IgH gene locus and forkhead box protein P1 (FOXP1).
 FOXP1 is a member of the FOXP
subfamily(FOXP1-4) of transcription factors, characterized by a commonDNA-binding,
winged-helix or forkhead domain, together withN-terminal zinc finger and
leucine zipper domains. FOXP1 is expressed in normal and activated B cells. However, the
physiologicrole of FOXP1 in lymphocytes remains unclear. In MALT lymphomas, the translocation juxtaposes
FOXP1 gene close to the IgH gene enhancers leading to overexpression of the protein. How this
contributes to neoplastic transformation is not yet known. Interestingly, in diffuse large B-cell
lymphomas strong expression of FOXP1 identifies a distinct subset of patients with poor clinical outcome.
FOXP1 translocation have not been observed in lung MALT lymphomas as yet.
Clinical consequences of molecular alterations in MALT lymphomas
The genetic alterations in MALT lymphomas, being largely
specific for MALT lymphoma, have become useful diagnostic tools. All of the translocation can be
detected by interphase FISH in paraffin embedded material, either using sections or isolated whole
A number of robust commercially available probes are already available. t(11;18)(API2/MALT1), by far the most frequent translocation in MALT lymphoma can be
identified by an RT-PCR strategy as the translocation leads to development of a unique fusion transcript.
Again the methods work well in paraffin embedded tissue blocks.
The alterations in protein expression patterns of BCL10 and MALT-1 can also be used as surrogate
markers for the translocation. In cases with the t(1;14)(BCL10/IgH)
involving the BCL10 gene, strong overexpression of BCL10 can be detected by immunohistochemistry. BCL10
is weakly expressed in the cytoplasm of normal B-cells.  The translocation leads not only to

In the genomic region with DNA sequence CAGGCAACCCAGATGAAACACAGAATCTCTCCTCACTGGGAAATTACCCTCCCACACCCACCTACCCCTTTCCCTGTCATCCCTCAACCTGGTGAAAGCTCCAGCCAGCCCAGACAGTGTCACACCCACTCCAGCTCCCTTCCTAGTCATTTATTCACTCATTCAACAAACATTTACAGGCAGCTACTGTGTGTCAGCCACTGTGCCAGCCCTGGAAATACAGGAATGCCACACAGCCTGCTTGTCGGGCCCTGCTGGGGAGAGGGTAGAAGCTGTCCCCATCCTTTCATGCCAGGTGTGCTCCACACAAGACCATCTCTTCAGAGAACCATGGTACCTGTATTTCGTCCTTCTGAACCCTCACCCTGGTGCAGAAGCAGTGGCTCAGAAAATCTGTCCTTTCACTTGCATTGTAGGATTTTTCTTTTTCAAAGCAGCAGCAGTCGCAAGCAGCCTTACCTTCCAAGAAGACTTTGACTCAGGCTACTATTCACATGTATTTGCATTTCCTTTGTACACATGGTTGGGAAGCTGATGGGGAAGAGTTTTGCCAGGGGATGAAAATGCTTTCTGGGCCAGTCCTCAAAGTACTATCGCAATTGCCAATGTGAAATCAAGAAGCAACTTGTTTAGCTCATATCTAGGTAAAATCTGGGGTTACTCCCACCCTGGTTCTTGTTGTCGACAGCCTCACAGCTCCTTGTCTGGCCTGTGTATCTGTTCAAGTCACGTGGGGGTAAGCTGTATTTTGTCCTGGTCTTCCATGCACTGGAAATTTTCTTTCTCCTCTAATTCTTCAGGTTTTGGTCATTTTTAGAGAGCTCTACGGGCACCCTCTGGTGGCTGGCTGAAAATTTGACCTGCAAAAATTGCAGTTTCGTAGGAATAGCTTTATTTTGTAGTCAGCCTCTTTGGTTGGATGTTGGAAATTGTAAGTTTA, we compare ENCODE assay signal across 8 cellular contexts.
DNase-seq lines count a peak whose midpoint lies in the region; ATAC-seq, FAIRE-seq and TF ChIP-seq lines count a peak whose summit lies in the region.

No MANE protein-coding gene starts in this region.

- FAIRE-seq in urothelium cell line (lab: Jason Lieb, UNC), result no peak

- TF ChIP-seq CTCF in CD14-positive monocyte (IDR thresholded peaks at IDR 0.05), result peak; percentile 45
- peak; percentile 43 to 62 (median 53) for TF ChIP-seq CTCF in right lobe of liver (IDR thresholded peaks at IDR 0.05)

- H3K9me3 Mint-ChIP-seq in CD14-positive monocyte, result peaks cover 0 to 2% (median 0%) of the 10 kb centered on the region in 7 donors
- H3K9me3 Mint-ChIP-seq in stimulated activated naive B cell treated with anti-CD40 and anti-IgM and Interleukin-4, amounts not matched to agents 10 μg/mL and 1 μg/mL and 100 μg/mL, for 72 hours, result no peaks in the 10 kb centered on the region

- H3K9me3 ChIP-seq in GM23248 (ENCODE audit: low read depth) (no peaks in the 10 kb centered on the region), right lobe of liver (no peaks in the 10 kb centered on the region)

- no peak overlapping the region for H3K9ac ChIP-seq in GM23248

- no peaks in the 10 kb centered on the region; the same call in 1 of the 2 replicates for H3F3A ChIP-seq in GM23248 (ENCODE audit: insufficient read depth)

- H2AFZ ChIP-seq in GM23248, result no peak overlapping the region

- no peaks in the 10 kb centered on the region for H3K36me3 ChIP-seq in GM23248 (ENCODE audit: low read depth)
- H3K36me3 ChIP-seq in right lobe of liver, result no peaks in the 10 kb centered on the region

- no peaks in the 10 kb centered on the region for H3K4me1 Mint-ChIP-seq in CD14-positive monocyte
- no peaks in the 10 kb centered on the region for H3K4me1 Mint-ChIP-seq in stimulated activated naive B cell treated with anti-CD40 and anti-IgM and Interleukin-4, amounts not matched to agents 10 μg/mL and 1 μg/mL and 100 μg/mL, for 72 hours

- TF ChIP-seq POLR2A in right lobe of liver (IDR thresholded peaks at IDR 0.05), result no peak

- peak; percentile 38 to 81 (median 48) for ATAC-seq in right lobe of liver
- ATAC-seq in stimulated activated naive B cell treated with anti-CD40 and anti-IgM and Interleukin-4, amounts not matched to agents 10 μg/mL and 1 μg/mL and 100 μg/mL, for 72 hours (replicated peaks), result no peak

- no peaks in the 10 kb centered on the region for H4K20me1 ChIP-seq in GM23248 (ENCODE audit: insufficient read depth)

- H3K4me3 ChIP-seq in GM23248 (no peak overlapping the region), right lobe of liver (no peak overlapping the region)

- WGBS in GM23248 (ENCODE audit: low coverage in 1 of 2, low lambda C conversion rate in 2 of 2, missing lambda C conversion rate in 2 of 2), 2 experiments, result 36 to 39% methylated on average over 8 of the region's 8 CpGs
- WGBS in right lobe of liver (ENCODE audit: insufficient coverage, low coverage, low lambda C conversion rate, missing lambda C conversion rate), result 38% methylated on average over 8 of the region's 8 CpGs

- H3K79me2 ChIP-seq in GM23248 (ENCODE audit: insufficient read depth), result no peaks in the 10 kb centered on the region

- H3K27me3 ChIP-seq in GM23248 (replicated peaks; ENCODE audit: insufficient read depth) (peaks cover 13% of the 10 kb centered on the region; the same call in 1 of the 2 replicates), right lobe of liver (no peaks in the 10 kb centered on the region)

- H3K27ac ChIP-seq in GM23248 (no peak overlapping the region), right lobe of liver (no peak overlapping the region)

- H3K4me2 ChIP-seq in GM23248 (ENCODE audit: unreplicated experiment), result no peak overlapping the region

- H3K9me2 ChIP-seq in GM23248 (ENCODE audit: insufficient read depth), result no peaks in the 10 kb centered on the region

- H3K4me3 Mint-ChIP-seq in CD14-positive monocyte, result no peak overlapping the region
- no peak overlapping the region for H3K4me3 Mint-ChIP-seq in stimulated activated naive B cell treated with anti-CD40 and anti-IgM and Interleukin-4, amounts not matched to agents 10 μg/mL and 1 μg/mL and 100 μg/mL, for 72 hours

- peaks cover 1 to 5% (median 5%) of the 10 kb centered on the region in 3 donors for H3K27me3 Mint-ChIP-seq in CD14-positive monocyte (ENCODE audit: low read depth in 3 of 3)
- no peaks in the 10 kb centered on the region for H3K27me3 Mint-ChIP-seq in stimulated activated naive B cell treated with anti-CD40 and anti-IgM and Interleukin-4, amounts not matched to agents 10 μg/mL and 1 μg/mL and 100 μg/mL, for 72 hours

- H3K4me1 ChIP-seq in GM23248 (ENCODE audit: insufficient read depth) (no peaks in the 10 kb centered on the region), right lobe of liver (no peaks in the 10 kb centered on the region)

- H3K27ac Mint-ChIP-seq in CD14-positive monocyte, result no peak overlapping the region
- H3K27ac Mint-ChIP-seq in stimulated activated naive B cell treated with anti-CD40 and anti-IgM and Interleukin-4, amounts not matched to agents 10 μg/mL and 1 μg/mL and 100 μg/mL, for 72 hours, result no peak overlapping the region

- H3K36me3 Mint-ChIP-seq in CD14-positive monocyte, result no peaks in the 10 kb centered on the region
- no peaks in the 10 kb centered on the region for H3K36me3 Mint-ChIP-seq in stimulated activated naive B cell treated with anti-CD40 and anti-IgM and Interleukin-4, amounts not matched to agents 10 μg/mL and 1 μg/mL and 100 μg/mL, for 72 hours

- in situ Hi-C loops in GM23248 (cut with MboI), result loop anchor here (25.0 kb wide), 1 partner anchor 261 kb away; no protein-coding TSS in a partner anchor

overexpression of BCL10 but also to nuclear localization of the BCL10 protein. The biological
significance of nuclear localization is not known. Interestingly, (11;18)(API2/MALT1) cases also show nuclear BCL10 expression albeit weakly.  Similarly
cases with (14;18)(IgH/MALT1) show overexpression of MALT1.
Unfortunately the alterations in protein expression patterns are neither specific for individual
translocations nor to MALT lymphoma. The clinical utility of BCL10-MALT1 immunohistochemistry remains
Helicobacter pylori eradication has emerged as the first line
treatment for management of early stage gastric lymphoma.  Although most of the patients respond to
this treatment, approximately 25% of the cases are resistant. It has now been shown that these resistant
cases almost always carry the t(11;18)(API2/MALT1).
 It is likely that
the tumor cells are not reliant to the signals from the microenvironment since the molecular changes
override the normal signaling pathways. The prognostic significance of other rarer translocations is not
known. The prognostic significance of t(11;18)(API2/MALT1) in lung
lymphomas has not been studied due to relative rarity of this tumor and overall good prognosis of these
The molecular alterations in MALT lymphomas are attractive
targets for development of new treatment strategies interfering either BCL10-MALT1 pathway or downstream